If you read 1984 by George Orwell (as many of us did in high school), then you know that this fear of being watched and controlled by “Big Brother,” a.k.a. the government, has been with us for some time. Of course, anarchists have always feared the government. That’s why they don’t want one. Most of us see the need for some rules and regulations, and that makes a hell of a lot of sense given that without laws and consequences, many people would turn into wild animals and everything would devolve into absolute chaos. I’m not a big fan of chaos, as it can be very messy and someone could lose an eye.
It’s like all these people, right, left or otherwise, who say their cause is a “revolution.” Sadly, most people use that term a little loosely. The Miriam-Webster Dictionary defines revolution as “a fundamental change in political organization, especially: the overthrow or renunciation of one government or ruler and the substitution of another by the governed.” So the revolution is what happens between governments, and it sounds a lot like chaos to me.
Let’s cut to the chase: “overthrow or renunciation” sounds like a good idea these days all right, but how do we overthrow or renounce? Going by history, anything called a revolution is usually accompanied by bloodshed on both sides and generally ends in mass hangings or beheadings. And scapegoating.
The point is, we might want change, but revolution? To paraphrase John Lennon, you say you want a revolution? We all want to change the world. But when you talk about destruction, don’t you know that you can count me out. I’m with him.
To sum up: change and progress = good. Revolution = bad.
Anyway, this Big Brother feeling isn’t coming so much from the government these days, but from corporations and the internet. The best example is this thing that happens when you travel. We’re in Saratoga Springs right now, and so we get ads on places to do business in this part of the world, even if we didn’t ask. If we Google an illness or symptom (never a good idea by the way, especially if, like yours truly, you’re a hypochondriac), in no time at all, we start getting ads for all the new drugs for that illness, telling us to ask our doctor about getting a prescription, today!
The bottom line is, somewhere out there are all these companies who know way too much about us. Sometimes they seem to know without you even doing a search. For example, once I had a cough and was wondering if it might be something more serious. Suddenly, I was getting all these ads for portable oxygen systems. First of all, how did the internet know I had a cough? And second, instead of a cough drop ad, I get an ad targeting COPD sufferers. No upstanding hypochondriac wants the internet suggesting that he or she might need oxygen.
Same with all these colon-disease ads. No only on the web, but on TV. Does everyone have IBS? These ads are on national TV in primetime. These marketing people do studies, so they must have come to the conclusion that there are enough people watching The Bachelor with IBS to justify the advertising cost. And if you do have IBS, do you really want to be reminded of it while you’re watching Flip or Flop? Of course not.
And okay, I get the ads with the cancer survivors telling us to quit smoking, but that poor lady! Sure, she’s dead now, may she rest in peace, but her cancer-ridden face will be on TV, maybe for years to come. I don’t smoke, and appreciate the purpose of these ads, i.e. to scare people into quitting or deter young people from starting to smoke in the first place, but every time that poor lady comes on the TV, I jump up and turn it off. To quote Howard Stern paraphrasing Soupy Sales: I… I don’t like it. I know there is cancer. I know anyone can get cancer. I know that certain things increase my risk of cancer. I don’t need to be reminded of this fact every time I watch Jeopardy. Wait, bad example. Poor Alex Trebek, I hope he’s going to be okay.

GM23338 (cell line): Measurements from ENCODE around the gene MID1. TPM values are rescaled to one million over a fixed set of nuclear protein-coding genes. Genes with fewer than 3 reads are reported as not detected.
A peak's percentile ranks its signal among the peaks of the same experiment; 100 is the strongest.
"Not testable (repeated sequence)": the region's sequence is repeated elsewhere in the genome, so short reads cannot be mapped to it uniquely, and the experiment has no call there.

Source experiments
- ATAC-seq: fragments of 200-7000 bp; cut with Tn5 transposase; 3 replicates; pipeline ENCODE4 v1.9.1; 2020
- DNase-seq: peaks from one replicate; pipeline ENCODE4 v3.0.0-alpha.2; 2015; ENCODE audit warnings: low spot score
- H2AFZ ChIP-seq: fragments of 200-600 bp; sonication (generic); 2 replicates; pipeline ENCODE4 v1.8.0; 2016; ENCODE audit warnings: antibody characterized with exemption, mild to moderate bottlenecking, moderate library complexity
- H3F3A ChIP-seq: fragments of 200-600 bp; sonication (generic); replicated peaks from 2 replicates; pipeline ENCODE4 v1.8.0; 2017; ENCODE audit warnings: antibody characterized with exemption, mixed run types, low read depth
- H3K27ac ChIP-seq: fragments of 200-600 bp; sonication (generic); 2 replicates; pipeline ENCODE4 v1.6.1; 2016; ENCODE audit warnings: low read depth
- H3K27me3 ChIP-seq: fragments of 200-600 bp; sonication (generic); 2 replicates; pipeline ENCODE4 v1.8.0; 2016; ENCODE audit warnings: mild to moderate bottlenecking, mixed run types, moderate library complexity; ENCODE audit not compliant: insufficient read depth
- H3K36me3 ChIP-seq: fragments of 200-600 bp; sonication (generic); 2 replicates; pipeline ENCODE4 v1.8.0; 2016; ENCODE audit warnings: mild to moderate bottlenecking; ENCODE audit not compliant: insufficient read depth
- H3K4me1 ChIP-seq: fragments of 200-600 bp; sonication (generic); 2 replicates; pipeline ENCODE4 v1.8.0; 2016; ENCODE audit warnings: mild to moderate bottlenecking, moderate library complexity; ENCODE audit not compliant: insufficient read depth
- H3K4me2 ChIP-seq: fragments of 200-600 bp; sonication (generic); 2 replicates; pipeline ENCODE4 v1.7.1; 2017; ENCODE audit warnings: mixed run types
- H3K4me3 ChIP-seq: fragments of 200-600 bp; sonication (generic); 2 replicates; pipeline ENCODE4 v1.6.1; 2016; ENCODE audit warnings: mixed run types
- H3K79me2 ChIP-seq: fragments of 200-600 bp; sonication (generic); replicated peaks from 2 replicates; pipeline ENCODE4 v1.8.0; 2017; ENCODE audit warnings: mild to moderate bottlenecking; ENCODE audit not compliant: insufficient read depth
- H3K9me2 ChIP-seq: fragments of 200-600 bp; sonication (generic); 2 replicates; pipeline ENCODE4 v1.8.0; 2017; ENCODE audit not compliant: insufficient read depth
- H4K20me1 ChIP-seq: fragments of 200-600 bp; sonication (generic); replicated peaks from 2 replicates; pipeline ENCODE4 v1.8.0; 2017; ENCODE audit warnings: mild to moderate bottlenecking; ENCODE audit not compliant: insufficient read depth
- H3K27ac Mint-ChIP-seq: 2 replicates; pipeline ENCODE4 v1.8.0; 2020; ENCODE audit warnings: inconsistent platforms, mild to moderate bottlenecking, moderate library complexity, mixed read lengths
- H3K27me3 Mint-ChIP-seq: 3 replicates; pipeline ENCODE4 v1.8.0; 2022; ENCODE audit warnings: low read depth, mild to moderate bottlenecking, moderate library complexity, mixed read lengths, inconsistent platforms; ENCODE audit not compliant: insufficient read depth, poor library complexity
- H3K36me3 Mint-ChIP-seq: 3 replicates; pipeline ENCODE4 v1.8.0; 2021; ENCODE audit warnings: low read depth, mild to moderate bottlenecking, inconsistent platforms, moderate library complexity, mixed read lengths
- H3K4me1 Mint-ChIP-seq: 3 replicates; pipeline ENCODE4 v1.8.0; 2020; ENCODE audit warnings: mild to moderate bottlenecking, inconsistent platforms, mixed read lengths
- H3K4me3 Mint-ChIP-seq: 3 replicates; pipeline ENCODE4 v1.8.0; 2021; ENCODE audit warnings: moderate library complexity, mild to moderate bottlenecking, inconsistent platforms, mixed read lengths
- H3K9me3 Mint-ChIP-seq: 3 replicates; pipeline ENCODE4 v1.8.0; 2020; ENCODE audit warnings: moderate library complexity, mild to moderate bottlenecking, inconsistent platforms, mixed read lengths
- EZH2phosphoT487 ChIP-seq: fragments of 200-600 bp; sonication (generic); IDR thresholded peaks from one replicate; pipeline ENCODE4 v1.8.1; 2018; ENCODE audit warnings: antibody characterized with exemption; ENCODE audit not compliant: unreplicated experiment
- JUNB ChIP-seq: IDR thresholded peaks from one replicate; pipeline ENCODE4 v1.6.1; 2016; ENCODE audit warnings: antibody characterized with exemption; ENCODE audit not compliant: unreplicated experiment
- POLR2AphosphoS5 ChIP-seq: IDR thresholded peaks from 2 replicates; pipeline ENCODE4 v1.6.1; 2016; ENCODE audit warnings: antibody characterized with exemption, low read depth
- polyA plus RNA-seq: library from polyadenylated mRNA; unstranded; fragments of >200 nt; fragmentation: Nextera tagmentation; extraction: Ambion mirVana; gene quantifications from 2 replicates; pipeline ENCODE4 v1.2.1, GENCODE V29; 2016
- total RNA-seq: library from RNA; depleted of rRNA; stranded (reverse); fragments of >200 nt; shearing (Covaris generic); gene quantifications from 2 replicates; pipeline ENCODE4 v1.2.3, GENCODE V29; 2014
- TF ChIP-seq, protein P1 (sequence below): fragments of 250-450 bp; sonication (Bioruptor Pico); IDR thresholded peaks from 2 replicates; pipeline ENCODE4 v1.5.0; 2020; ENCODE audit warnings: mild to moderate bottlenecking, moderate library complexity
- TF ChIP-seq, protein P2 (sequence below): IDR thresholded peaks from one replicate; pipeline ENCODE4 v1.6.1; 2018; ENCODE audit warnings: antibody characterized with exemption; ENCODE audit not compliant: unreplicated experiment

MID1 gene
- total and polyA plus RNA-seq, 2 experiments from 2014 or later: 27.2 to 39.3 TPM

So what do we do? First, stop Googling everything. Go read a book for a change. Even my book. And never Google to self-diagnose. You’ll just figure out you have a terminal illness and give up on living, even if you only have an allergy to something in your office or whatever. What’s the point in that? Don’t feel well? Go to the doctor. And also, maybe you shouldn’t always say “yes” when one of those websites wants to know your location. Screw you, website! I’m not telling. Come find me, you bastards!
Ever look for a job? Of course you have. These days, most job searches start on the internet. Once I was teaching at a career college. It was okay, paid the bills, barely. Now I run a business and write, but I still get ads for jobs. Sometimes, they tell me they want me to teach. At a college. Once, they said they had an opening for a professor of surgery. I have a law degree, and play a lot of guitar. This week I was told that Coca Cola wants to hire me. They seem to have a lot of jobs open. But even if I never apply or have absolutely zero experience in any of the positions (don’t get me wrong, I’d love to drive a semi but I’m pretty sure no one else wants me to), it’s nice to be wanted, even by Coca Cola, and even if they don’t really want me anyway.
So today we have learned: the internet is spying on us and there’s nothing we can do about it except either not go on the internet in the first place, or not tell the internet anything, especially any diseases you’re worried about. And whatever you do, if you are trying to murder someone, don’t google “how to kill someone and get away with it.” That’s a hard one to explain away later.
One good thing on the internet is that you can go on Amazon and buy my book Smoking in Bed: Dreams of love, sex and terrorism . I promise, you’ll never get an email from me saying that I’d like to hire you.